Saturday, January 19, 2008

Colocation and Disaster Recovery Facilities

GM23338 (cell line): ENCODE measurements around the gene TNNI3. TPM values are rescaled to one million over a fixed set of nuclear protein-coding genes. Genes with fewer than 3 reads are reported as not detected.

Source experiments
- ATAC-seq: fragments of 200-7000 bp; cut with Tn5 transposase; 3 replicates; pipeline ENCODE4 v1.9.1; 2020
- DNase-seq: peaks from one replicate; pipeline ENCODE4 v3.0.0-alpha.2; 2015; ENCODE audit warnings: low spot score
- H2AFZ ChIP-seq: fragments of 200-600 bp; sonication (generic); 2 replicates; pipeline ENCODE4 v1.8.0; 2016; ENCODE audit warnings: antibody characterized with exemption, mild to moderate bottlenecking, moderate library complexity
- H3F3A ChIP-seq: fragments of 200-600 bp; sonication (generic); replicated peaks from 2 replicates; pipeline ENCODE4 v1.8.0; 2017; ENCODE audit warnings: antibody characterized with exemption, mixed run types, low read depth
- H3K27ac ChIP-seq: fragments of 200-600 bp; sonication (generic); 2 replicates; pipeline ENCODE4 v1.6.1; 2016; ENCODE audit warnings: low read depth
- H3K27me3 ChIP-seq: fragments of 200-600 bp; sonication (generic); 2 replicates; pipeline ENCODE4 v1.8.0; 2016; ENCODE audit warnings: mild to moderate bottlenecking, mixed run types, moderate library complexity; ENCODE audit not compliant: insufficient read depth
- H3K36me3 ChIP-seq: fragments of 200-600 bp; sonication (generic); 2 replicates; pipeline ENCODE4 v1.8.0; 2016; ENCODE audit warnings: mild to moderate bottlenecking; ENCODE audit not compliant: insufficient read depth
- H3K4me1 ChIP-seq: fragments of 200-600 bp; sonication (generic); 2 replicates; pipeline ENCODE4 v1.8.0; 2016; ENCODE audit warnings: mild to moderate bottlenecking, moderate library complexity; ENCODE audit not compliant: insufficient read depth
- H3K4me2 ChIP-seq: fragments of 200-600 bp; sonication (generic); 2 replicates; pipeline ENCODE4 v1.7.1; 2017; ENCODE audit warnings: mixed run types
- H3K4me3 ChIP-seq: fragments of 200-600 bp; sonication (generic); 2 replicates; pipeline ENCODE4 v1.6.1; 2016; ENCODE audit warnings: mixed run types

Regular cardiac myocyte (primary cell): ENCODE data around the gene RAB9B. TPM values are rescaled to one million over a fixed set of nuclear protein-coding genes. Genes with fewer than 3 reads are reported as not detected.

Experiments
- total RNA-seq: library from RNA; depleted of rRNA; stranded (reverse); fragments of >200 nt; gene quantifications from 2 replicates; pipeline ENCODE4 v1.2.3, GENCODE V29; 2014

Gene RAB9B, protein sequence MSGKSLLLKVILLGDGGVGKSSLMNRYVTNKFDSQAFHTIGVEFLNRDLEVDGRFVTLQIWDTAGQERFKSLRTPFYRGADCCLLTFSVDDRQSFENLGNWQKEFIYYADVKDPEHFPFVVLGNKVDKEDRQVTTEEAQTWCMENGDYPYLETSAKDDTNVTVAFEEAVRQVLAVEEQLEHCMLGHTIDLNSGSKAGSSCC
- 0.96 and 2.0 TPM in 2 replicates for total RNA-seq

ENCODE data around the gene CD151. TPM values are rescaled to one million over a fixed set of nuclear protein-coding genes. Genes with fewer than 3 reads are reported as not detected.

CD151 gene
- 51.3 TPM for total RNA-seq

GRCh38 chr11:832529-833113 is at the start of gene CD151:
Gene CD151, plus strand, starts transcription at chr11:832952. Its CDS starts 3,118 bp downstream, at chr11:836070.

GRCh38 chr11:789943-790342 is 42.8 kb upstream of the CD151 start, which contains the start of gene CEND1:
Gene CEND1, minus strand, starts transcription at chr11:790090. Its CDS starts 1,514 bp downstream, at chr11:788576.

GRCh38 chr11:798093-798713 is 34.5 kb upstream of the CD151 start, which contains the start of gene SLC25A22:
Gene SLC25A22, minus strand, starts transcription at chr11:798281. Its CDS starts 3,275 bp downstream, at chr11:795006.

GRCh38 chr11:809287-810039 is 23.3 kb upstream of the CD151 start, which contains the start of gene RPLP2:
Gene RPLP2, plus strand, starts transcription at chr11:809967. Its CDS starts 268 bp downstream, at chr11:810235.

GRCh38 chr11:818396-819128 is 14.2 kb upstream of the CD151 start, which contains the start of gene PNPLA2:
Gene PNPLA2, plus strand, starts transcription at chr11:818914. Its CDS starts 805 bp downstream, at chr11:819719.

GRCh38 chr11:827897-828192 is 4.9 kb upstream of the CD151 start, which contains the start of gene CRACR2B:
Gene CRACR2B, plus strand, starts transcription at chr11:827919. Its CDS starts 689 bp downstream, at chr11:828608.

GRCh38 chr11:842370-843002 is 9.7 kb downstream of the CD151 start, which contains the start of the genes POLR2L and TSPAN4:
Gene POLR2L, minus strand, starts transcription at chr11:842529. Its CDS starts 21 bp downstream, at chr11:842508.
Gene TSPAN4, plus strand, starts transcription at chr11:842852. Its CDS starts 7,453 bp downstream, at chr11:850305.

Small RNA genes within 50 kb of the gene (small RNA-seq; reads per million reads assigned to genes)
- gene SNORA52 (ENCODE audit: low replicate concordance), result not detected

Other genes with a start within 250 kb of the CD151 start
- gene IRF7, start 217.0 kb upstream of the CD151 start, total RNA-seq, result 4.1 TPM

How valuable is your data? Does it mean the world to you? If yes, your worst nightmare is probably loss of all or part of the data. And if just the thought of that makes you cringe, it’s time you educated yourself about the existence of disaster recovery options and how collocating your data can save you a lot of headache and financial loss. There are many reasons you could be faced with a disastrous situation. Especially if you are in the IT sector and/or if most of your data resides in electronic format. If you depend on computers for storing, accessing and using your data, you are potentially at risk. Some of the main reasons you could face a disaster of data loss are: Deformity in the firmware Tampered tape Undesirable formatting of hard disk drive Logical failure Dropping of a storage device Disturbed semiconductor While these examples are mostly hardware related issues, there are also similar problems that could develop due to software problems. So how do you safeguard your data and the business that runs off of it? There are many companies out there who specialize in safeguarding your data at remote locations and in a variety of ways. There are two main ways of safeguarding your data: Data Loss Prevention is perhaps the surest disaster recovery service. This method emphasizes the creation of a back-up system to prevent future data loss. That means your business has minimal downtime and continuous operation of critical business systems. Creating a warm or hot site away from your existing physical setup and colocating your equipment in a data center can ensure that even in the case of a physical disaster, your time taken to get back up and running is minimal. Data centers have all your data stored and can have it ready for use soon after a problem is detected. These are critical especially for small and medium-sized IT set-ups. Roughly, they can be divided into: Cold sites: These are essentially empty areas that allow you to set-up your equipment and start operations again. These sites offer no recovery options, just storage. Warm sites: The main difference between these and cold sites is that they offer basic communication equipment for plug-in connectivity. Some back-up equipment like servers and storage are also available to begin work on restoration. Hot sites: These are the duplicate data centers with all the necessary equipment and connectivity you would need to switch over and go ‘live almost instantaneously after a disaster has occurred. In most cases, this option will serve you the best, although the costs of using this are just as high. Some of the main benefits of using outsourced colocation facilities are: No need for capital investment in realty No need to invest huge sums in a data center facility, you pay only for the resources you use You can remote manage the back-up servers as well Huge bandwidth cost savings Dedicated technical support to take care of your data In a lot of cases, you can procure your own server and send it for set-up at the facility saving costs on procurement of minimal hardware. The most important part of your company’s disaster recovery solution is going to be your disaster recovery plan. Having the process documented and tested is the only way to ensure that in the event of a disaster you will be sure to be back up and running with minimal downtime. John Tourloukis is the founder of Fast PC Networks, we provide Colocation and Disaster Recovery Services

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